The Heritage Foundation put out a long-awaited report on Monday on what it claims are the costs of immigration reform, kicking off a political battle on the right—and producing a loud silence from Democrats who were happy to let other Republicans trash the study.
Former Sen. Jim DeMint, who now leads the conservative think tank, may have been a mentor and ally in the Senate to Florida's Marco Rubio, but those ties weren't on display Monday when he hammered Rubio's legislative effort.
"We need an immigration process that attracts workers that our economy needs and encourages patriotic assimilation to unite new immigrants with America's vibrant civil society, but let's be clear, amnesty for those who are here unlawfully is not necessary to capture those benefits," said DeMint.
According to the analysis by Heritage co-authors Robert Rector and Jason Richwine, legalizing the 11 million immigrants in the country will cost $6.3 trillion dollars over the next five decades. The authors got that number by calculating the federal benefits newly-legalized immigrants will receive over their lifetimes—which they say amounts to $9.4 trillion in government benefits and services—and comparing it to the $3.1 trillion dollars in taxes they say they will pay.
Critics argue the bulk of entitlement costs are decades away, and the Heritage numbers don't account for immigration's economic benefits, like increased productivity and higher GDP. The libertarian-leaning Cato Institute has called the study "flawed and error-prone." And defenders of the Senate bill were quick to criticize the Heritage study.
Republican Gang of Eight member Sen. Jeff Flake of Arizona tweeted:
Here we go again. New Heritage study claims huge cost for Immigration Reform. Ignores economic benefits.No dynamic scoring.— Jeff Flake (@JeffFlake) May 6, 2013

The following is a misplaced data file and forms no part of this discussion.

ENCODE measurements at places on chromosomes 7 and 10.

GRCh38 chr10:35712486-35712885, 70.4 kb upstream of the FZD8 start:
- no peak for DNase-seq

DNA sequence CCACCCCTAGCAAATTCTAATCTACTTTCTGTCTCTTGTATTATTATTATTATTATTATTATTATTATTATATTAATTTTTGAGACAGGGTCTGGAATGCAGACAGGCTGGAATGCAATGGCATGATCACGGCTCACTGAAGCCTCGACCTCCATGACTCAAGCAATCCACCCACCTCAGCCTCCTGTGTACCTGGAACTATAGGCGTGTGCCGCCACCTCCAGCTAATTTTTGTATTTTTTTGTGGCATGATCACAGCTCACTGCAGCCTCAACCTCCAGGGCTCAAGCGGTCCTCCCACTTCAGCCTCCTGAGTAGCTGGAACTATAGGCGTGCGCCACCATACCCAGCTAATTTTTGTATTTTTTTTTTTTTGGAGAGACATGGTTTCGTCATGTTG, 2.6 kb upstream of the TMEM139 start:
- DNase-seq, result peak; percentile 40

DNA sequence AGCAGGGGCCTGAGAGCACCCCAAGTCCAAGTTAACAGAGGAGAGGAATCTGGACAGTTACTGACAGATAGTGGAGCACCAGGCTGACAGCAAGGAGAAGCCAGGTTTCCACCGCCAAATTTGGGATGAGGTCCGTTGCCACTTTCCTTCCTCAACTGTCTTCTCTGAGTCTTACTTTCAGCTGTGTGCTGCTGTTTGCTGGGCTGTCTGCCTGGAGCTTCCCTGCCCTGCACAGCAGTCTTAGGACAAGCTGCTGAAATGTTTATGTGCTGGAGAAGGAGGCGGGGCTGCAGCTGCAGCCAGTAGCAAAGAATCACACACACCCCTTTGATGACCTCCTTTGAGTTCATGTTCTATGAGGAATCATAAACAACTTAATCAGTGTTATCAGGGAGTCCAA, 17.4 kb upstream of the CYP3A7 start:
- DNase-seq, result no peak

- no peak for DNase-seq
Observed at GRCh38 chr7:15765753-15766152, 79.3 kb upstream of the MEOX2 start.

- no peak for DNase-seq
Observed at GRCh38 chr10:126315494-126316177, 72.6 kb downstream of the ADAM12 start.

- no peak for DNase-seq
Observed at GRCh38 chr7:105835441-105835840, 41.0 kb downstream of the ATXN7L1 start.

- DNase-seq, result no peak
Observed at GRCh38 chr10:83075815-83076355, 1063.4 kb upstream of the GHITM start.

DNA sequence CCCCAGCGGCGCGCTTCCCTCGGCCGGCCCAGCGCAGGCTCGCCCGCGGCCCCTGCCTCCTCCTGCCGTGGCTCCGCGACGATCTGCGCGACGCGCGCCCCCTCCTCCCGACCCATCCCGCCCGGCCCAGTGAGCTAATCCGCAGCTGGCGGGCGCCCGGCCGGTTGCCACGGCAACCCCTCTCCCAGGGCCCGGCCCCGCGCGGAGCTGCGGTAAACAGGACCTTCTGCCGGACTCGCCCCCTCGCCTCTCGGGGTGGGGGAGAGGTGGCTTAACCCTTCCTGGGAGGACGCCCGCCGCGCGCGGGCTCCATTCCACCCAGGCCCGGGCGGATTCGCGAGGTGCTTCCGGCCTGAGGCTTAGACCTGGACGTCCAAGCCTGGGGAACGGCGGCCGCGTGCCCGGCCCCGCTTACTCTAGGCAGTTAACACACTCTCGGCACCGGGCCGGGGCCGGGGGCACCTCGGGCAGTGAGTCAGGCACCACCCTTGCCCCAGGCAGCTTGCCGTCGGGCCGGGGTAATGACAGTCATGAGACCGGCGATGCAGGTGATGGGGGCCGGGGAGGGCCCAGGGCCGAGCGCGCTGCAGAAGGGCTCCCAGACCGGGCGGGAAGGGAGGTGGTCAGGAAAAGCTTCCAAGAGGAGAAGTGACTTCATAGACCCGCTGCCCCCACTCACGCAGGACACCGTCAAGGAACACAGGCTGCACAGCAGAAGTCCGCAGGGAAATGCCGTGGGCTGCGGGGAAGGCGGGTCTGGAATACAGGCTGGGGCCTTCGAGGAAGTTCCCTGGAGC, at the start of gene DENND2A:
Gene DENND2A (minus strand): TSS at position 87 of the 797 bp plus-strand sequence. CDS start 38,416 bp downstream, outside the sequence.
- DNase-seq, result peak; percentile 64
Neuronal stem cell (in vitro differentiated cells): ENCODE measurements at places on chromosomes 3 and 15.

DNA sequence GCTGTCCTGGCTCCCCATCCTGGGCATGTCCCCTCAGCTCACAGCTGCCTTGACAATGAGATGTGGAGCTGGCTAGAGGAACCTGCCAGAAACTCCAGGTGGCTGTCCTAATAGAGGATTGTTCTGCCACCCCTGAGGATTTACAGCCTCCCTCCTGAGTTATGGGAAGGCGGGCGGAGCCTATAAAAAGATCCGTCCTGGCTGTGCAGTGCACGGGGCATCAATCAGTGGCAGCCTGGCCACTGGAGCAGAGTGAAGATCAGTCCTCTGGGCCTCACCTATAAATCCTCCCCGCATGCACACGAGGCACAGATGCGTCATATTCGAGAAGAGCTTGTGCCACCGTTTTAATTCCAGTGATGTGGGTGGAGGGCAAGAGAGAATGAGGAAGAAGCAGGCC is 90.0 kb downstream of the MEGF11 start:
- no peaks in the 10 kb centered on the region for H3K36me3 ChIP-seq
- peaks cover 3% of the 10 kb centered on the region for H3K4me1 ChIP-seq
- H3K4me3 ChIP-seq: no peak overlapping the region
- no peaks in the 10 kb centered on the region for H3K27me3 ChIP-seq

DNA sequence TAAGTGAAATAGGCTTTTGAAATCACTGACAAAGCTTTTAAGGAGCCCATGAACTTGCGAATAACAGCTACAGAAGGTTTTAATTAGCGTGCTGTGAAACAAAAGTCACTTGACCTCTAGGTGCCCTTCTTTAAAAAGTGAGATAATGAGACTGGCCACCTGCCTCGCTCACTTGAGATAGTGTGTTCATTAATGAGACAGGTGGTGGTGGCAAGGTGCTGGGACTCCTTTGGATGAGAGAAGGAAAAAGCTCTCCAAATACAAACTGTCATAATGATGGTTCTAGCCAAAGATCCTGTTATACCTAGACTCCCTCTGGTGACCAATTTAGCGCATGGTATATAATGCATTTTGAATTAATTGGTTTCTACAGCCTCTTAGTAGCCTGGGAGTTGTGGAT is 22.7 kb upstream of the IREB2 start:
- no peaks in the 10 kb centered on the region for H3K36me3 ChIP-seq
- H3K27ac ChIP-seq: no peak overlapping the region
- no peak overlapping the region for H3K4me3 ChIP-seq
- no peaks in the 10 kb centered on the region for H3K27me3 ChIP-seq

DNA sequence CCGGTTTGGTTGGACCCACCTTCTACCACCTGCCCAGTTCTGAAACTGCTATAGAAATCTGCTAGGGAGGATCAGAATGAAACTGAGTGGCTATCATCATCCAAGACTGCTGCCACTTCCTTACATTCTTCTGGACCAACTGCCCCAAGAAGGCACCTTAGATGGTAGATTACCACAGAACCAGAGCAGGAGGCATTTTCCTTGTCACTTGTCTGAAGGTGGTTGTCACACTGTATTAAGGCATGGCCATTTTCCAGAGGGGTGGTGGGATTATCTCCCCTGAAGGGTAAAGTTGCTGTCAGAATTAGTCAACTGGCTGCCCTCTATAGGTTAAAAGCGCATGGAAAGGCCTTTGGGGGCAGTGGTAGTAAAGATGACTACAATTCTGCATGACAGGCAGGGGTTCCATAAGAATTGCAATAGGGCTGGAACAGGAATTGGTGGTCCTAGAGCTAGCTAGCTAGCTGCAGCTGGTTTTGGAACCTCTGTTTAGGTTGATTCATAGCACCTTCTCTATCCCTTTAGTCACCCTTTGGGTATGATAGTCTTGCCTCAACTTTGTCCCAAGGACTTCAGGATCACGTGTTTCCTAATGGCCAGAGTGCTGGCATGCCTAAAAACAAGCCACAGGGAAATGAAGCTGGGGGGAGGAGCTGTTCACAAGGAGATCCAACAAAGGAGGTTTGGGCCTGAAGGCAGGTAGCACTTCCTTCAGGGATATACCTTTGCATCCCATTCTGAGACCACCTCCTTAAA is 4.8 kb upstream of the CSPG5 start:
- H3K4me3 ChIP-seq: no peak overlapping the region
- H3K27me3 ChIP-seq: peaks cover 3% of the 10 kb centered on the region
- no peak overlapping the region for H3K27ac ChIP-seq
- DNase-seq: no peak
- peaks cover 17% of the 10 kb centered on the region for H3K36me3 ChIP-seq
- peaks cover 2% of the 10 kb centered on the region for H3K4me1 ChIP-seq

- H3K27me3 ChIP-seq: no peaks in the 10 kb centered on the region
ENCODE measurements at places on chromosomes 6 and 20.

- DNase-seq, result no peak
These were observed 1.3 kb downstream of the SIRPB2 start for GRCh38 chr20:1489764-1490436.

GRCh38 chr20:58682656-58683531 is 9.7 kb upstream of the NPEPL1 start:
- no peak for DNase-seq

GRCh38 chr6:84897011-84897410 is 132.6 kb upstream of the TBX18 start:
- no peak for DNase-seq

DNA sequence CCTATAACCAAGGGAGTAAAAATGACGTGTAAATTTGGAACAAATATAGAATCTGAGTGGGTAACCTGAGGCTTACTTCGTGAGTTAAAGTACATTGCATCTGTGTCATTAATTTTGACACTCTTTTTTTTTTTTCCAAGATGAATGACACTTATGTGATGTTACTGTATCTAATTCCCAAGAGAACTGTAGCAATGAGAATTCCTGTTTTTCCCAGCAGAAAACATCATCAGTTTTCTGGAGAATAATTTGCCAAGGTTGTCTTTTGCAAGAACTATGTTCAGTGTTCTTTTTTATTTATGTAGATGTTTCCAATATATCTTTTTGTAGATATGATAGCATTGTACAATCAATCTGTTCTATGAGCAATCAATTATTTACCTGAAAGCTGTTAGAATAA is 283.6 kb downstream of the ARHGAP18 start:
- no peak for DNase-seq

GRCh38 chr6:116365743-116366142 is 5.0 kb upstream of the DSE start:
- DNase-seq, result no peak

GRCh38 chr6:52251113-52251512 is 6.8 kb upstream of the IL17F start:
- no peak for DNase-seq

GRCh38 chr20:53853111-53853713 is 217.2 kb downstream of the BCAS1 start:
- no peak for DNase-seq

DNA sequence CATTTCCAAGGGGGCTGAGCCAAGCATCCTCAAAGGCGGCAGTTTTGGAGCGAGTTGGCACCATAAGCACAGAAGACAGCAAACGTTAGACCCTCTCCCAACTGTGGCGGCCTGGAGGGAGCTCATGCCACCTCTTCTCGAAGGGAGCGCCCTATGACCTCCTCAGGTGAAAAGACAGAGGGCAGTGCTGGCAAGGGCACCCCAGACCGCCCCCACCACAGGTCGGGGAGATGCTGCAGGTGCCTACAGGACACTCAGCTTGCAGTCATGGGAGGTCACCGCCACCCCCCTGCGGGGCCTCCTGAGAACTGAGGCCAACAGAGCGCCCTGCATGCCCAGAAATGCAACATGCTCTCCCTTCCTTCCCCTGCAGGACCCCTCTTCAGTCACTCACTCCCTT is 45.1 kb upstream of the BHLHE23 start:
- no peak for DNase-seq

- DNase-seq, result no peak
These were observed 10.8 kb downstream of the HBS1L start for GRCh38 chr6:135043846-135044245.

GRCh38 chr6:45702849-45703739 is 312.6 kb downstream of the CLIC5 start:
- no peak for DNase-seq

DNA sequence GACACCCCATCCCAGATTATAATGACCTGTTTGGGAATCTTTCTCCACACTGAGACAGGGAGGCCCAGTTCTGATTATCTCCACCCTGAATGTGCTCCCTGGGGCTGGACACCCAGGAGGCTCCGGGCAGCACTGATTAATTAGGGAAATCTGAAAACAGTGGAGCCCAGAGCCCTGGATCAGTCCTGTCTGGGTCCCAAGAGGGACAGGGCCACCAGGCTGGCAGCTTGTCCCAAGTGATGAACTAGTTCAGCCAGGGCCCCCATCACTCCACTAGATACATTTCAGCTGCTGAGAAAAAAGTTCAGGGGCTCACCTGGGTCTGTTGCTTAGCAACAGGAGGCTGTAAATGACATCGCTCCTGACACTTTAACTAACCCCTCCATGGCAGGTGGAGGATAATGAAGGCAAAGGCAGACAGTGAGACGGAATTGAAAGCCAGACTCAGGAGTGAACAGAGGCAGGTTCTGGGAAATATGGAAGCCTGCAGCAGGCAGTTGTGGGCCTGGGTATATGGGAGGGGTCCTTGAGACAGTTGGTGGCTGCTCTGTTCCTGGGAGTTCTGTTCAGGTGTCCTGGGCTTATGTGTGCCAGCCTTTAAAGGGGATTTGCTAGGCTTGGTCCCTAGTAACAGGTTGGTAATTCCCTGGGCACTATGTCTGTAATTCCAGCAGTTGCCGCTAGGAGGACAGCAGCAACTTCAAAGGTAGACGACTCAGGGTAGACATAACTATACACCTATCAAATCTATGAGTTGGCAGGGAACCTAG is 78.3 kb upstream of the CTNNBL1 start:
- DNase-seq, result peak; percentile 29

Republican Congressman Paul Ryan of Wisconsin also argued for so-called dynamic scoring in a statement released Tuesday, "The Congressional Budget Office has found that fixing our broken immigration system could help our economy grow. A proper accounting of immigration reform should take into account these dynamic effects."
Former Mississippi Gov. Haley Barbour convened a press call to push back on the study—and tweeted:
The @heritage #immigration study is misleading & designed for headlines. The study isn't a serious analysis for good policy. @bpc_bipartisan— Haley Barbour (@HaleyBarbour) May 6, 2013
Americans for Tax Reform president Grover Norquist was just one critic to point out that in 2006, Heritage published a paper maintaining, "The argument that immigrants harm the economy should be dismissed out of hand."
The current Heritage study is a reworking of a 2007 paper which Rector co-authored. That report helped provide ammunition to critics of immigration reform, and to derail the eventual compromise legislation.
This is only the beginning. The immigration debate will formally kick off on Thursday, when the Senate Judiciary Committee starts marking up the 844-page bill.